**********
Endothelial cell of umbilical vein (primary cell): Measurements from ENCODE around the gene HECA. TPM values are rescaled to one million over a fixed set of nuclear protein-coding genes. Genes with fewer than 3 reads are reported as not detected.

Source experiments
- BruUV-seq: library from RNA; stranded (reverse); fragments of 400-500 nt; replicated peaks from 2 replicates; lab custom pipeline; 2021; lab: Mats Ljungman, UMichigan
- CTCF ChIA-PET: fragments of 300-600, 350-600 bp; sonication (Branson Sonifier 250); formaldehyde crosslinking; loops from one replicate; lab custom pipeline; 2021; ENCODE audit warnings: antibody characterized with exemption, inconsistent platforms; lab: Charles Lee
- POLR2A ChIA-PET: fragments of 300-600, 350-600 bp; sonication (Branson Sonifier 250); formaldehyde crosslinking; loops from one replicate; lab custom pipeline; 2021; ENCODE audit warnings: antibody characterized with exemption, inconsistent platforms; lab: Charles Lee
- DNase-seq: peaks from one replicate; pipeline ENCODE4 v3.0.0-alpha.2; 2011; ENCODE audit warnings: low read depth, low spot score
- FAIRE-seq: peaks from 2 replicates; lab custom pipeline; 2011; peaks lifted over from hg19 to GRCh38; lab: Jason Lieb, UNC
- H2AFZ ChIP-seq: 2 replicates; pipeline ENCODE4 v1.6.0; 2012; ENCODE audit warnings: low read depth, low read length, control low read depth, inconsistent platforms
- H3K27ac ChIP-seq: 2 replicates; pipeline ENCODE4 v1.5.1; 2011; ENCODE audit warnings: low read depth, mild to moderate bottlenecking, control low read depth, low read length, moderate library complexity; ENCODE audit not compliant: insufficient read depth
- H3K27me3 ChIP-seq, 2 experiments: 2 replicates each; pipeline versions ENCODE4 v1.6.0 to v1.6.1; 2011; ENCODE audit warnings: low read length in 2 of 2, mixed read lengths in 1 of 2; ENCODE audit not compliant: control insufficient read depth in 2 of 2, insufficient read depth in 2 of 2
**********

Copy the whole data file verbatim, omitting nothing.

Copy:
Endothelial cell of umbilical vein (primary cell): Measurements from ENCODE around the gene HECA. TPM values are rescaled to one million over a fixed set of nuclear protein-coding genes. Genes with fewer than 3 reads are reported as not detected.

Source experiments
- BruUV-seq: library from RNA; stranded (reverse); fragments of 400-500 nt; replicated peaks from 2 replicates; lab custom pipeline; 2021; lab: Mats Ljungman, UMichigan
- CTCF ChIA-PET: fragments of 300-600, 350-600 bp; sonication (Branson Sonifier 250); formaldehyde crosslinking; loops from one replicate; lab custom pipeline; 2021; ENCODE audit warnings: antibody characterized with exemption, inconsistent platforms; lab: Charles Lee
- POLR2A ChIA-PET: fragments of 300-600, 350-600 bp; sonication (Branson Sonifier 250); formaldehyde crosslinking; loops from one replicate; lab custom pipeline; 2021; ENCODE audit warnings: antibody characterized with exemption, inconsistent platforms; lab: Charles Lee
- DNase-seq: peaks from one replicate; pipeline ENCODE4 v3.0.0-alpha.2; 2011; ENCODE audit warnings: low read depth, low spot score
- FAIRE-seq: peaks from 2 replicates; lab custom pipeline; 2011; peaks lifted over from hg19 to GRCh38; lab: Jason Lieb, UNC
- H2AFZ ChIP-seq: 2 replicates; pipeline ENCODE4 v1.6.0; 2012; ENCODE audit warnings: low read depth, low read length, control low read depth, inconsistent platforms
- H3K27ac ChIP-seq: 2 replicates; pipeline ENCODE4 v1.5.1; 2011; ENCODE audit warnings: low read depth, mild to moderate bottlenecking, control low read depth, low read length, moderate library complexity; ENCODE audit not compliant: insufficient read depth
- H3K27me3 ChIP-seq, 2 experiments: 2 replicates each; pipeline versions ENCODE4 v1.6.0 to v1.6.1; 2011; ENCODE audit warnings: low read length in 2 of 2, mixed read lengths in 1 of 2; ENCODE audit not compliant: control insufficient read depth in 2 of 2, insufficient read depth in 2 of 2